Panosian isn’t surprised that two of the outbreaks occurred on the same ship in the same month. It’s very hard to disinfect a cruise liner, especially when you’re dealing with such a tough and virulent virus, she says.

As an example of how tough the virus is, Fishman points to an outbreak that occurred among players and spectators after a football game between the University of Pennsylvania and Cornell several decades ago. Researchers eventually determined everyone got sick from ice that was contaminated with norovirus.

Viruses like HIV and hepatitis C can’t survive being frozen and will die soon after they’re out of the body, Fishman says. So, unlike the norovirus, which can linger on surfaces, you’re unlikely to catch them from contact with a surface touched by an infected person.

That’s why the norovirus can spread so effectively, Panosian says. The virus is in both fecal matter and vomit. “You can only catch it through direct contact,” Panosian says. “But it can be in just a thin film on the finger that touches a doorknob. The next person who touches the doorknob can pick up the virus.”

Another example of the virus’s hardiness: It can sometimes survive cleaning with a 10 percent bleach solution, Fishman says, adding that experts haven’t yet figured out the best way to kill off it off.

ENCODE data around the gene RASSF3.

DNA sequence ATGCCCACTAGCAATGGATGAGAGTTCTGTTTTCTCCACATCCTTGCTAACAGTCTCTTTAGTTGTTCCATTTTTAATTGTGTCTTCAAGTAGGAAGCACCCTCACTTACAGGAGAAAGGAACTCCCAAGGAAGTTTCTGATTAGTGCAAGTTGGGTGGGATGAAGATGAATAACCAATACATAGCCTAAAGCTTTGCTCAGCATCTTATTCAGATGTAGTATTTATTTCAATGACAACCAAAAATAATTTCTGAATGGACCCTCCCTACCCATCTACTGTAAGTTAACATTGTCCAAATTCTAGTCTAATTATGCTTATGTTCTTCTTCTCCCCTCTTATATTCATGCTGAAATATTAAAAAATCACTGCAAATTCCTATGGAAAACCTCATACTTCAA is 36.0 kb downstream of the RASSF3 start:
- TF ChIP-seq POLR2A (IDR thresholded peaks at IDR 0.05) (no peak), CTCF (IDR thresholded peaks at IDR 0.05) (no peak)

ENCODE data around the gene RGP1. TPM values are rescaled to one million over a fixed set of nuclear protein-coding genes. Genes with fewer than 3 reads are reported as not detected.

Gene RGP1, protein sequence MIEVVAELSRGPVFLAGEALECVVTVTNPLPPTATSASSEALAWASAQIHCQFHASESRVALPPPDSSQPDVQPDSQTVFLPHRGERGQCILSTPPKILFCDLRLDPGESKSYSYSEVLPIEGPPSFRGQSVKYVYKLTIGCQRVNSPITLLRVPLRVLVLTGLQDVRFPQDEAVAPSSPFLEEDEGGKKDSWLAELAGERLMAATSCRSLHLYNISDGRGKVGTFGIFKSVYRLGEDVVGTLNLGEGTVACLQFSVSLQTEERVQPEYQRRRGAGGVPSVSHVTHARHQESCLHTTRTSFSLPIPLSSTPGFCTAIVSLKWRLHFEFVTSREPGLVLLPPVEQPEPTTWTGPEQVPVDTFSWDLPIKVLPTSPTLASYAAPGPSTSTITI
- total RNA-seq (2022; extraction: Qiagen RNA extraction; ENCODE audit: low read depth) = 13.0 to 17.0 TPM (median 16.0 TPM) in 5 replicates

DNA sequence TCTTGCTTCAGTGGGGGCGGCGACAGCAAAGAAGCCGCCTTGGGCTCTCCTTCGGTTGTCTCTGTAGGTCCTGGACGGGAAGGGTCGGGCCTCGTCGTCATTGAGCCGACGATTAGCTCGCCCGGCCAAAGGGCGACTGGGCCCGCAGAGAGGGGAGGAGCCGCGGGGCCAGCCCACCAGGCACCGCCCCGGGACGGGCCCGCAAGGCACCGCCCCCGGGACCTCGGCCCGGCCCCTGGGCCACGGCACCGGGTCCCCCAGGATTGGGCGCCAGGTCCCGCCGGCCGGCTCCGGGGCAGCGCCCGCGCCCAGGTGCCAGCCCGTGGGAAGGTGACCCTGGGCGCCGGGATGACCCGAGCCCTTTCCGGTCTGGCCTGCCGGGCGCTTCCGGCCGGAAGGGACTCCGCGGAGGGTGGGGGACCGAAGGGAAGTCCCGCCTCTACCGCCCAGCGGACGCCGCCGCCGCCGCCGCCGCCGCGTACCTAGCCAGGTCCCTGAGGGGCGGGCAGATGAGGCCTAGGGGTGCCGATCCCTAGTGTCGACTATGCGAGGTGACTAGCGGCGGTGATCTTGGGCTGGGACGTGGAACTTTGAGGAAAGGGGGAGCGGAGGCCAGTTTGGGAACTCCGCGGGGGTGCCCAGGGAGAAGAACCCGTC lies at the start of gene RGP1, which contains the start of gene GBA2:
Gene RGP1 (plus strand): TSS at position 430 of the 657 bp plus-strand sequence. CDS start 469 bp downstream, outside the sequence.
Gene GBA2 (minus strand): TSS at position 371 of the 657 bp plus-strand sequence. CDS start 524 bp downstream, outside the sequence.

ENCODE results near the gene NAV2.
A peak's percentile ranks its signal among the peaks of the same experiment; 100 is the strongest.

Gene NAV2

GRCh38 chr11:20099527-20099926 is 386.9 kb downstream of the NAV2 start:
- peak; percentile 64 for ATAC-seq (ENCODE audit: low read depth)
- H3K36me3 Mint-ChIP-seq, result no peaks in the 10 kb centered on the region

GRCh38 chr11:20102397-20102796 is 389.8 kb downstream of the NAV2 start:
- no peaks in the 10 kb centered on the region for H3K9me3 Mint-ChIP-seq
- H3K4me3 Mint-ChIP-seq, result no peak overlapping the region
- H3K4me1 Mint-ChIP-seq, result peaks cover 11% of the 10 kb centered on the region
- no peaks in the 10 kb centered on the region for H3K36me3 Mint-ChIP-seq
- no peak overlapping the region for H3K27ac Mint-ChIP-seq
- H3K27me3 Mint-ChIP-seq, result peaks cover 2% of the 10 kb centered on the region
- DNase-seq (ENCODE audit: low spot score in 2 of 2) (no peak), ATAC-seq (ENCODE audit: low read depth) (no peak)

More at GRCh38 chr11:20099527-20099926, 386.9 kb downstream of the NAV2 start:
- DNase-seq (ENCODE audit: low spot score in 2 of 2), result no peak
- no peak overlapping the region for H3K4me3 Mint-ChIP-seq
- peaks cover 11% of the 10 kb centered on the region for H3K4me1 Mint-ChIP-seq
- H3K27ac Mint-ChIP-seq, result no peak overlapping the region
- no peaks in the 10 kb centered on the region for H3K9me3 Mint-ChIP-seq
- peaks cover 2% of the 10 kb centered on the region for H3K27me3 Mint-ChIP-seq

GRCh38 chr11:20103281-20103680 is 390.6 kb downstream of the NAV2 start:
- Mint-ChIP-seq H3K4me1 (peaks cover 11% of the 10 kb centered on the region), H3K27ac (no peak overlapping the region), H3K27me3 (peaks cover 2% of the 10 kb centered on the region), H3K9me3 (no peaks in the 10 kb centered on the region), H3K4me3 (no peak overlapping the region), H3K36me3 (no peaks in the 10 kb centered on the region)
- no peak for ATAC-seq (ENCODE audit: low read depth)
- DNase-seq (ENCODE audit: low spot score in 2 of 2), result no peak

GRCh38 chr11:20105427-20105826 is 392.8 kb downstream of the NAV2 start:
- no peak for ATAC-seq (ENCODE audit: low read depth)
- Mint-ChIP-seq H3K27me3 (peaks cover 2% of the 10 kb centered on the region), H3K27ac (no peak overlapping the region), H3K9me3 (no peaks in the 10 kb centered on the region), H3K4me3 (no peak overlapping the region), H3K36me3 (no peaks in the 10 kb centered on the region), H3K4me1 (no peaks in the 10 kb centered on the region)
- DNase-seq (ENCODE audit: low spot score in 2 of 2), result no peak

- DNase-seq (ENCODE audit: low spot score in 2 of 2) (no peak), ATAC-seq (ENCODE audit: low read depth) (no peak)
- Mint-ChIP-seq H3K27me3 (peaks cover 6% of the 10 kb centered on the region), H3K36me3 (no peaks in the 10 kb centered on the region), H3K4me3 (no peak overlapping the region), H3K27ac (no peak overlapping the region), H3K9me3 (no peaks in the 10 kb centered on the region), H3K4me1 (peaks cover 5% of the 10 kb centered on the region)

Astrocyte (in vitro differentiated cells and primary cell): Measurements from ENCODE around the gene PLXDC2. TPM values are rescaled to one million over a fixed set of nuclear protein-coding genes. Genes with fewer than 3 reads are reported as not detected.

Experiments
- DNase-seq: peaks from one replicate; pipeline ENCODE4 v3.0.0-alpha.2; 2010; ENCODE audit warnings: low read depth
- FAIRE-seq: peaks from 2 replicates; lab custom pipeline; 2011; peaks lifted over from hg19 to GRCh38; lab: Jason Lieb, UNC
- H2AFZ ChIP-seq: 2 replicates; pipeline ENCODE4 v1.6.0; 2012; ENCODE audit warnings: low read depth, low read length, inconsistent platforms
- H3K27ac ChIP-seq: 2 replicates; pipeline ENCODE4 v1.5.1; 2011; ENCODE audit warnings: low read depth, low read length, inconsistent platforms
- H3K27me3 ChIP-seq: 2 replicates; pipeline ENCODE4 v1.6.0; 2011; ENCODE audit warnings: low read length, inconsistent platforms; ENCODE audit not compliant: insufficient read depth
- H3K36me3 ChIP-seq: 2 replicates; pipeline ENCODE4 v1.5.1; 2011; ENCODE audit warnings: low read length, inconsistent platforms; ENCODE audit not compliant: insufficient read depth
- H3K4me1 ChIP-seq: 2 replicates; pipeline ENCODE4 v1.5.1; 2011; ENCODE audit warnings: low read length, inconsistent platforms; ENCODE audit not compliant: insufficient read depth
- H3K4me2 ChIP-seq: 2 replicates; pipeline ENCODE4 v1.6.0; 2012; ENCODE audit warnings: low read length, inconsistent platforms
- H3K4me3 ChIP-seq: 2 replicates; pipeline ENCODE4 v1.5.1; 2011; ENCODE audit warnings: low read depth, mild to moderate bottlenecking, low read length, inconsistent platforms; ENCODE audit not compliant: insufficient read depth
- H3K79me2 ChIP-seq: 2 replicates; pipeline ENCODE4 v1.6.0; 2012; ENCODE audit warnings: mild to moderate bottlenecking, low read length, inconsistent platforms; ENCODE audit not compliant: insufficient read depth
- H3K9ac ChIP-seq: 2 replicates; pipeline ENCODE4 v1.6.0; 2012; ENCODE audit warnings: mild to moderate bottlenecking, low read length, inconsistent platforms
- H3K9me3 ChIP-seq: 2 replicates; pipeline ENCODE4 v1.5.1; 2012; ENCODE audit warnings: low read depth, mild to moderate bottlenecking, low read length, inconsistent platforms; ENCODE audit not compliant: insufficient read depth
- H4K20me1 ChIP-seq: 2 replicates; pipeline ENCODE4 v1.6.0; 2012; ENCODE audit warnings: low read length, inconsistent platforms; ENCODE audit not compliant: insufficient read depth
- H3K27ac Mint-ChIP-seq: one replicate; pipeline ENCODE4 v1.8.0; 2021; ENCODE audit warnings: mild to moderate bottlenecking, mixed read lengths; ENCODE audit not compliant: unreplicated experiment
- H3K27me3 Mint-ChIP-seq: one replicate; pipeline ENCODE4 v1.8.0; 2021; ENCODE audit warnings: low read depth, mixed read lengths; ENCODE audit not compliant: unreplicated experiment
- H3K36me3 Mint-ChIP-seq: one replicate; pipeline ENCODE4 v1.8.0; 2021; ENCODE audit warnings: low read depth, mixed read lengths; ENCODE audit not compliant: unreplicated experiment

That doesn’t mean you should give up on disinfecting your personal space, Fishman says. Hand-washing is one of the best ways to protect against the virus. Even better, use some kind of alcohol based cleanser.

Video: Mishaps trouble cruise industry Another factor contributing to the easy spread of the virus is that a person can still be infectious days after symptoms have cleared. “Even scarier,” says Fishman, “some people shed the virus and without ever having any symptoms.”

And in the close quarters of a cruise liner, you can end up with a huge human reservoir, says Panosian. The same situation tends to occur in nursing homes, Fishman says. “Minus the water slide (it's) the same kind of contained environment,” he adds.

One big problem area is the buffet tables that are so ubiquitous on cruise liners, says Panosian. She suggests people eat only hot foods and stay away from items such as sandwiches and salads. Fishman also suggests passengers stick to bottled water as an extra precaution.

The staff on Margie Ritter’s cruise ship tried to mitigate problems associated with the buffet table once the outbreak started. Passengers were served meals instead of being allowed to take from the buffet. “They didn’t even place bread bowls on the table,” says Ritter, a 51-year-old pharmacist from Myrtle Beach. “They served us individually.”

One other thing to keep in mind if you’re on a cruise: The virus has an incubation period.

Jon Blilie, 67, of Gautier, Miss., figured he’d eluded the virulent virus, but was struck by vomiting and diarrhea within a day of arriving home.

Still, Blilie says he’d sign on for another cruise. “I know that goes with the territory,” he explains. “You get that many people in such a small space. You’re going to catch something.”